New arrivals to Tanforan Assembly Center, a former racetrack in San Bruno, California/Photo by Dorothea Lange
Horse stalls converted into “apartments” at Tanforan (San Bruno, California)/Photo by Dorothea Lange

We were there at the race track, behind barbed-wire fences, watched day and night by armed guards in sentry towers. There was roll call twice a day, at 6 a.m. and 6 p.m. I refused to be counted at 6 a.m. All our mail was opened and censored. Edible gifts brought in by outside friends were cut in half, in search of smuggled weapons. Under armed guard, there were two unannounced, unexpected raids to uncover subversive materials and weapons. None were found. Indeed, we had become simply prisoners.

By the fall of 1942, children, youth, young people, and the elderly were located in one of 10 camps in bleak, isolated desert lands. No one was accused of any crime, and yet no one was able to call upon the protection guaranteed us by our country’s constitution.

Relocated in Topaz, Utah, out in the desert, I taught in the upper elementary grades for $19 a month. My “appointive” Caucasian colleague told me she made $300, plus living expenses, for the same work. I had repressed feelings about that situation too.

Relocation center in Topaz, Utah/Photo by Dorothea Lange

One day I strolled over to see how my colleague lived. A large sign was posted boldly in her block, “For appointive staff only.” I wondered what would happen to me if I were apprehended. I even stopped and used their restroom before leaving. I confess that my resentment was showing.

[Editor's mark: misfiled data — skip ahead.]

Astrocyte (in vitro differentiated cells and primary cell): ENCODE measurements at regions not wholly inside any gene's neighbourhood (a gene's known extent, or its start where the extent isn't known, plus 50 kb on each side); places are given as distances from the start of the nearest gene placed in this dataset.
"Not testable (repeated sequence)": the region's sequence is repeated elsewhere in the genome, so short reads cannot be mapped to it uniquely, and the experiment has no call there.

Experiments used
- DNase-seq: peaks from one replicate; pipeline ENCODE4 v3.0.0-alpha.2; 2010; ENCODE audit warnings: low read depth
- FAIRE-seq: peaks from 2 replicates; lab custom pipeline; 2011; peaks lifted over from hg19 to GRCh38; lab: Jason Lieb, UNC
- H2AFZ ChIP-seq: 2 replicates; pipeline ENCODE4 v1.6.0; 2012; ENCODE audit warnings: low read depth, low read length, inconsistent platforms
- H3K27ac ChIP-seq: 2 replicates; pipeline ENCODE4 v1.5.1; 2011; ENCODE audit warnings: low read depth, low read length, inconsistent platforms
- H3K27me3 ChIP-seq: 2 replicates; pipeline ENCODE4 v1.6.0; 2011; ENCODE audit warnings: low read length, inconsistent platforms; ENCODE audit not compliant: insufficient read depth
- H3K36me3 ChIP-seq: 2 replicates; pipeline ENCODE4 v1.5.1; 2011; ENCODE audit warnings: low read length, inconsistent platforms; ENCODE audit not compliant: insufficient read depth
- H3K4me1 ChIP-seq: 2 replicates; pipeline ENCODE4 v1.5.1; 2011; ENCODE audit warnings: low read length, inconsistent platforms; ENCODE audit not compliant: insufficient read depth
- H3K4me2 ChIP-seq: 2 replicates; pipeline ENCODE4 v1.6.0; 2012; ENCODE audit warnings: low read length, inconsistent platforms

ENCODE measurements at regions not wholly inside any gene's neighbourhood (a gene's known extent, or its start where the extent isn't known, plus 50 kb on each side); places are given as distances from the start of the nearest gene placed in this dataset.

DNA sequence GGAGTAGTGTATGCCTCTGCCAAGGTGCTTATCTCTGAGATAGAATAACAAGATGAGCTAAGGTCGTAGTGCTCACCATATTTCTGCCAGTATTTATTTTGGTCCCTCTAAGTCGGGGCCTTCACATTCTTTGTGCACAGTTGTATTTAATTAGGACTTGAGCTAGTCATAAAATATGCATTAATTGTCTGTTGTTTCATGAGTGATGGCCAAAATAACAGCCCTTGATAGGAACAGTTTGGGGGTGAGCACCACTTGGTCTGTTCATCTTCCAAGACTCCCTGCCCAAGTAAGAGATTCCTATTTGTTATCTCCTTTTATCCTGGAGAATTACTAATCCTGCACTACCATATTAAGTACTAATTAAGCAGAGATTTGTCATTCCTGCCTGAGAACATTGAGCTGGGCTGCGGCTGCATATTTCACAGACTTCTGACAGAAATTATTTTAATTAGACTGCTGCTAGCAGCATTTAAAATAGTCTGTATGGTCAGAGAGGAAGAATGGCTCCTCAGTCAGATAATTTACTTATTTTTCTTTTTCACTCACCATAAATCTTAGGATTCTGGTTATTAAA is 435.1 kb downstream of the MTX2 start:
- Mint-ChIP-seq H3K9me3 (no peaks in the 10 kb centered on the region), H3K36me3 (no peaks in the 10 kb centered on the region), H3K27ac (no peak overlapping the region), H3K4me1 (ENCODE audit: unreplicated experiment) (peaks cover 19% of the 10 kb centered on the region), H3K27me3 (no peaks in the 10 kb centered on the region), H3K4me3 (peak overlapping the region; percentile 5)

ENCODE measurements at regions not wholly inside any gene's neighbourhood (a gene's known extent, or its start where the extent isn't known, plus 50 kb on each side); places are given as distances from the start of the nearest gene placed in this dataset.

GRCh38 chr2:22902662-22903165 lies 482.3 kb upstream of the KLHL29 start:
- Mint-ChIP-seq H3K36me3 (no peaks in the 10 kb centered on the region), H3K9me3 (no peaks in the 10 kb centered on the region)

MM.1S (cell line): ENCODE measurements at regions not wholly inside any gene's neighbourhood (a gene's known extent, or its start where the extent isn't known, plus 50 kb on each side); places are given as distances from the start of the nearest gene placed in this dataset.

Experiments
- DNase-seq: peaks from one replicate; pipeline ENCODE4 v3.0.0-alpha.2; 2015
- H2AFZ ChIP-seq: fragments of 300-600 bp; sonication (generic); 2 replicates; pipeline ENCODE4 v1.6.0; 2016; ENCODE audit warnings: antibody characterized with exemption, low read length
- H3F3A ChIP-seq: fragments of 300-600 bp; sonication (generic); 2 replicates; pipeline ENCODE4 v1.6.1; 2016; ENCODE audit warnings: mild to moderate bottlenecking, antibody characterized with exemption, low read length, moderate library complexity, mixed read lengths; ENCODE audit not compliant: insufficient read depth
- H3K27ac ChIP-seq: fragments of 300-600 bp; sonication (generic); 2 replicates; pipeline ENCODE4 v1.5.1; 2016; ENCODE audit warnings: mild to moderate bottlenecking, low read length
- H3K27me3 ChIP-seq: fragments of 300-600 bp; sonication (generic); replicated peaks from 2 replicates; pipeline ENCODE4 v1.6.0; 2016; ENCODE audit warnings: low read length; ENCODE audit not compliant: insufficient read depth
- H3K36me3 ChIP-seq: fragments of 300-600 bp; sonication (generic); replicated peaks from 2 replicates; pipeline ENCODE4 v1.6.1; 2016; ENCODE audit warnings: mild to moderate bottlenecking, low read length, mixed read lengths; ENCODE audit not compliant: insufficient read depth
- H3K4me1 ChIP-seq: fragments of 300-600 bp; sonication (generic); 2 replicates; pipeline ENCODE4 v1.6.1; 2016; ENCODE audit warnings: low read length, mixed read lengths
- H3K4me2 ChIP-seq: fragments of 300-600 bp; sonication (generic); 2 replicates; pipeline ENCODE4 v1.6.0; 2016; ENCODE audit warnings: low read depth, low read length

It jarred my very personhood and integrity to be:

  • accused unjustly of being a dangerous citizen, forcibly moved to this remote area of the United States, while hundred of thousands of Hawaiian-Americans of Japanese descent, as well as German and Italian-Americans, were not;
  • confined behind barbed-wire fences, together with 10,000 persons in one square mile, with families living in accommodations meant for single men, in military barracks with mess halls and latrines;
  • watched day and night by armed guards who were ordered to shoot on sight anyone appearing or attempting to leave the area (it did happen in Topaz: A guard shot an elderly man who thoughtlessly stepped too near a fence to pick up an arrowhead);
  • incarcerated as a potential saboteur and then nine months later have the armed services begin to recruit volunteers from these camps;
  • asked to swear unqualified allegiance to the United States and also at the same time foreswear any form of allegiance to the Japanese emperor or any other foreign power.

Feelings ran high at this point. How could loyalty to the United States be questioned when at the same time the government was seeking among us volunteers for military service?

Over a thousand volunteers joined from these internment camps to become part of the most highly decorated American combat unit in the entire history of our country. These men were determined to demonstrate their loyalty to the United States.


In another area I was hurt to the quick. As a teacher, I saw the effects of this internment life upon the children of the camp community. They roamed about, no longer responsible to their own parents. Why should they be? These parents could not even provide their own children with protection or even support them. In the classrooms I was saddened to see children exhibit discourtesy and disrespect toward teachers, authority, and each other. They seemed lost, indeed. My task was to educate them academically and, in addition, help them regain self-respect.

My mother, a former teacher and an observant person, said that during those years I appeared rather grim. I was. I was unable to confide to her the fact that I was depressed, lonely, overwhelmed, and was facing a frightening future. Suddenly I had become the “head of the family,” for I was the sole American in the family in a country that was treating us hostilely.